(Image source from: Davidson Institute)
Half a dozen Indian-American teenagers have been bestowed with the prestigious 2018 Davidson Fellows Scholarships, named as among "The 10 Biggest scholarships in the World" and one of the "7 Prestigious Undergrad scholarships," in Washington on Friday.
Two of the Indian-Americans received USD 50,000 each as scholarship money and another three got USD 25,000 each.
In all 20 meritorious students from across the country were presented with distinguished scholarships.
The fellowship is offered by the Davidson Institute to students who are 18 years or younger and who demonstrate the development of their talents with a noteworthy work in science, technology, mathematics, music, literature, engineering, philosophy or outside the box.
The 18-year-old Kavya Kopparapu from Virginia and 17-year-old Rahul Subramaniam from Connecticut were recipients of USD 50,000 each as Davidson Fellows laureates. Kopparapu was recognized for her ground-breaking personalized, targeted treatment for cancer patients and Subramaniam for developing an early warning system for Zika virus in mosquito populations.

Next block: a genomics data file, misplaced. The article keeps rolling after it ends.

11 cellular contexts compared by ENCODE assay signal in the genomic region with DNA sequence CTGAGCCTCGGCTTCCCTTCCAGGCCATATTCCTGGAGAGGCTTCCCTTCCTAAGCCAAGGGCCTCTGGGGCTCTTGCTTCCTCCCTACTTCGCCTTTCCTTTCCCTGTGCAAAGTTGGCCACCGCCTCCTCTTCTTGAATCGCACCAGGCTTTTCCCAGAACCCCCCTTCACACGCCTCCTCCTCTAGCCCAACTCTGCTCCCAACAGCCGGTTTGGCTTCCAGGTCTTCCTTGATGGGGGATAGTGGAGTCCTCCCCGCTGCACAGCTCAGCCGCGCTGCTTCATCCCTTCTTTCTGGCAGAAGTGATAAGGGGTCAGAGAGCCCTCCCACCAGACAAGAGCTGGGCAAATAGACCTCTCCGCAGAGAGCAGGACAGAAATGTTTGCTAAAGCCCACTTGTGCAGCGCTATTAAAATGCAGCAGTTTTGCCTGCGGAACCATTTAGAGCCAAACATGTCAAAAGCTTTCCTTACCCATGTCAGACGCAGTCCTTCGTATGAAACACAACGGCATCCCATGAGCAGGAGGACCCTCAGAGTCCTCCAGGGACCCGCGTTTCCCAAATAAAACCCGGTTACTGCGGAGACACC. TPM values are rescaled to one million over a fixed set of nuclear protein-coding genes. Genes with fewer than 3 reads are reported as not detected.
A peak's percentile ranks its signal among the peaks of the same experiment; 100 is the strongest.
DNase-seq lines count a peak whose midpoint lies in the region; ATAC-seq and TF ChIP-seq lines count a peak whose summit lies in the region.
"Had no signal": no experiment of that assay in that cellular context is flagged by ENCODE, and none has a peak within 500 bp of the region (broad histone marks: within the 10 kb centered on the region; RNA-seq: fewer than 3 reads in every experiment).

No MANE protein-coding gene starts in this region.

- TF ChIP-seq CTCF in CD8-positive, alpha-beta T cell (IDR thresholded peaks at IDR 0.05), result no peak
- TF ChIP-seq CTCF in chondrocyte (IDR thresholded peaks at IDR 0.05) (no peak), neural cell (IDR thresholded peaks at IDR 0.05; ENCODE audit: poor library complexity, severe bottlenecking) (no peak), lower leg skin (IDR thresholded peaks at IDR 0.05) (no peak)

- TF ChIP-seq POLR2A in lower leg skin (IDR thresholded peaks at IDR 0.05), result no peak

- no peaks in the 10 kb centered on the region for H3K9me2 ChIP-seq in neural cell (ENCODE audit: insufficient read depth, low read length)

Three of the Indian-Americans Marissa Sumathipala from Virginia, Sachin Konan from Arizona, and Eeshan Tripathi from New Jersey attained the 2018 Davidson Fellows award of USD 25,000 scholarship respectively.
Konan's development addresses the retrieval of buried earthquake victims after natural disasters. He was enthused to build a system proficient of detecting humans through debris after watching the shocking news feeds of families and first-response teams searching for buried victims in the 2015 Nepal earthquake.
Tripathi, 16, received the award for applying artificial intelligence and machine learning to find a key for poor Indoor Air Quality (IAQ). His research on IAQ has the prospective to avert diseases, save millions of lives and billions of dollars from misplaced productivity.
Marissa, 18, earned the honor for her novel heart disease therapeutic that treats all of the disease's components at the same time by attacking vital cellular processes that are the root cause of heart disease.
Rajiv Movva, 18, from California is a receiver of the USD 10,000 scholarship for building a computer model that can use a specific DNA (Deoxyribonucleic Acid) order as input to predict gene expression level as output, which sheds much light on the ill tacit "dark genome" that does not straight code for proteins.
All Davidson Fellows likewise received a letter from the United States president Donald Trump in which he fortified the champs to "apply their knowledge and talents to serve our communities".